What Rogue One Teaches Us About God
I’m just going to make my stance clear, once and for all, because I know many people have wondered and speculated about it.
I am of the opinion that there are entirely too many Star Wars movies.
I’m a fan, but I also believe the last three movies were unnecessary. The standout from this last batch, however, was Rogue One—which was surprising since (1) it’s more of a spin-off than part of the series, and (2) it is a pretty grim tragedy, with just about everyone dying in the end.
(And no, that’s not a spoiler. We knew their fate from the very first movie. You’ve had 43 years to catch up.)
Rogue One examines the backstory for one little scene in Star Wars: A New Hope. Basically, all these rebel fighters died so they could get the plans of the Death Star to the Rebellion so that Luke Skywalker could use the Force and blow it up.
If Rogue One were the only movie we had, it probably wouldn’t have been very popular. We’d finish the movie with one conclusion: This was completely tragic. But if we see the bigger picture, we know that even though Rogue One is full of sadness, it’s part of a story of victory.
That’s how the Apostle Paul saw his life. He knew that, however his life ended, it was part of a bigger story that superseded the outcome of his small one. When Paul finally made it to Rome, he did so in chains. He was imprisoned and ultimately beheaded there, having never been to Spain, where he desired to go to preach the gospel.
Paul knew that might happen. But he had seconded his story to a grander story that he was sure would end in victory and one in which no sacrifice was wasted. Paul could look at his tragedy and say, “That’s OK. It ends in triumph! The suffering was worth it.”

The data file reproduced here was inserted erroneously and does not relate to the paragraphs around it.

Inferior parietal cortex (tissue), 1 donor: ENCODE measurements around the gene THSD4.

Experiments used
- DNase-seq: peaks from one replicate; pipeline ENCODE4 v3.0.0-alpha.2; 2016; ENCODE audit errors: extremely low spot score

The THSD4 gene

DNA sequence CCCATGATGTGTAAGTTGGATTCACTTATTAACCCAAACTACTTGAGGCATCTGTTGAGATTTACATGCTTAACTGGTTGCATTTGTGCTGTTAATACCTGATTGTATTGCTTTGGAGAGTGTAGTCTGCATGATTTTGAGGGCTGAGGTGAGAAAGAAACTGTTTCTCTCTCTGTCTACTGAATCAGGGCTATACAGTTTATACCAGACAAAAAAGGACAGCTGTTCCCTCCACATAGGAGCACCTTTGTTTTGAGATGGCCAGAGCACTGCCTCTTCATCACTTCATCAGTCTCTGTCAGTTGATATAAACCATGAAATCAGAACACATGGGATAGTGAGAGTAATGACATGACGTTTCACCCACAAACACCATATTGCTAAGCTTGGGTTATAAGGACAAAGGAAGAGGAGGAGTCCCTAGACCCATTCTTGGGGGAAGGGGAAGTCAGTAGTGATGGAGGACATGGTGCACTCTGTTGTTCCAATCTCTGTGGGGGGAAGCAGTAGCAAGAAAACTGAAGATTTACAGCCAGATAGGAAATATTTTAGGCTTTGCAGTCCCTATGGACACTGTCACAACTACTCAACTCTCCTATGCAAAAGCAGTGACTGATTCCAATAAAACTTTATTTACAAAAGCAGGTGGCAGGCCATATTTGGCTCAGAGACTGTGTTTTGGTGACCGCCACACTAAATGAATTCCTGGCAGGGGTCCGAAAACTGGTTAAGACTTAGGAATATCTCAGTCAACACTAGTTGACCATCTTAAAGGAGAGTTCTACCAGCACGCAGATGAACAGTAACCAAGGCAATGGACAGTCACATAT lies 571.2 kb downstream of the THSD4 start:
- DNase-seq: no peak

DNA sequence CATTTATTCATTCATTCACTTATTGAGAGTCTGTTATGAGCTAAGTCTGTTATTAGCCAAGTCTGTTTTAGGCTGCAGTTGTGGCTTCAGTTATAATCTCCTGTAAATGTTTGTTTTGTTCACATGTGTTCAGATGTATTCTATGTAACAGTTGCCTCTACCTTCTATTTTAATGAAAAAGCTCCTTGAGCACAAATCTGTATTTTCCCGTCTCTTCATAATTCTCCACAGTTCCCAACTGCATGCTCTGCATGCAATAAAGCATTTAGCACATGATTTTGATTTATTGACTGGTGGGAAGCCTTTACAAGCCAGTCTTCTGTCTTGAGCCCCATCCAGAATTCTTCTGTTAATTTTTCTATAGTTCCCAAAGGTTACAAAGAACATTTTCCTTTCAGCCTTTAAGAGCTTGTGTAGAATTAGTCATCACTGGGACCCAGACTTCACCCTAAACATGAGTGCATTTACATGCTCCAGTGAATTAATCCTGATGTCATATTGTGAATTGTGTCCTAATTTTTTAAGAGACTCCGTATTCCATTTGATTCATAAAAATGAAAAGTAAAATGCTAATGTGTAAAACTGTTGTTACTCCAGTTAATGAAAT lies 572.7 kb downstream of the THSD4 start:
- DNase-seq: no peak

Don’t you want to live in a way that you can say that?
The only way you’ll be able to do that is if you view your life through the lens of eternity and what God says he is doing in the world.
C.T. Studd was the greatest cricket player of his time—which is like saying he was the Lebron James of the 19th century. He had immense success on the field but felt like his life mattered little for eternity. So, at the height of his career, he resigned his position and went as a missionary to India, China, and Africa, where he lived the rest of his life.
Imagine if Lebron did that today. Most people would scoff and wonder how he could throw away his talent and opportunity. People in Studd’s day did the same. His response is best summed up in a line from his poetry: “Only one life, twill soon be past. Only what’s done for Christ will last.”
And now, undoubtedly, C.T. Studd looks back on his life, where God’s purposes were first and foremost, and says, “Worth it.”
If you want to know what God’s will is for your life, start by asking what his purposes are here on earth. Any sacrifice you make in the pursuit of conforming your plans to his will be worth it.